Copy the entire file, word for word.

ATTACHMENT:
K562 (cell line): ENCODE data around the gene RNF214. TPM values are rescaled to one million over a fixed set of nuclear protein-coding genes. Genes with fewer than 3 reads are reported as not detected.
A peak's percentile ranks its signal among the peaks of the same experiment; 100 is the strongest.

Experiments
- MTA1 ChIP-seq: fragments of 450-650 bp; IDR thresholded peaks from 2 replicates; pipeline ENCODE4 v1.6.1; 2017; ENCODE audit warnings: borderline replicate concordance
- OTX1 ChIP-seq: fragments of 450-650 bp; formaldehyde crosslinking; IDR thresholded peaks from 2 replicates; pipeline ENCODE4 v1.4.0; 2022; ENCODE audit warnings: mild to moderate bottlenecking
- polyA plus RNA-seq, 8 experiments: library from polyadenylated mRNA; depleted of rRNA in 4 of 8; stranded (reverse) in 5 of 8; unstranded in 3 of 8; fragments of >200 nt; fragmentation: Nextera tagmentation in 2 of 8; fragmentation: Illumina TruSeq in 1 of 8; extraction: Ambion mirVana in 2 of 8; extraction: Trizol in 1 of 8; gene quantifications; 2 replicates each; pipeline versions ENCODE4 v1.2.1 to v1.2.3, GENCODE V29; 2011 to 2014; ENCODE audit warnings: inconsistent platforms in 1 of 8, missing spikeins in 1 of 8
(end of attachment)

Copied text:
K562 (cell line): ENCODE data around the gene RNF214. TPM values are rescaled to one million over a fixed set of nuclear protein-coding genes. Genes with fewer than 3 reads are reported as not detected.
A peak's percentile ranks its signal among the peaks of the same experiment; 100 is the strongest.

Experiments
- MTA1 ChIP-seq: fragments of 450-650 bp; IDR thresholded peaks from 2 replicates; pipeline ENCODE4 v1.6.1; 2017; ENCODE audit warnings: borderline replicate concordance
- OTX1 ChIP-seq: fragments of 450-650 bp; formaldehyde crosslinking; IDR thresholded peaks from 2 replicates; pipeline ENCODE4 v1.4.0; 2022; ENCODE audit warnings: mild to moderate bottlenecking
- polyA plus RNA-seq, 8 experiments: library from polyadenylated mRNA; depleted of rRNA in 4 of 8; stranded (reverse) in 5 of 8; unstranded in 3 of 8; fragments of >200 nt; fragmentation: Nextera tagmentation in 2 of 8; fragmentation: Illumina TruSeq in 1 of 8; extraction: Ambion mirVana in 2 of 8; extraction: Trizol in 1 of 8; gene quantifications; 2 replicates each; pipeline versions ENCODE4 v1.2.1 to v1.2.3, GENCODE V29; 2011 to 2014; ENCODE audit warnings: inconsistent platforms in 1 of 8, missing spikeins in 1 of 8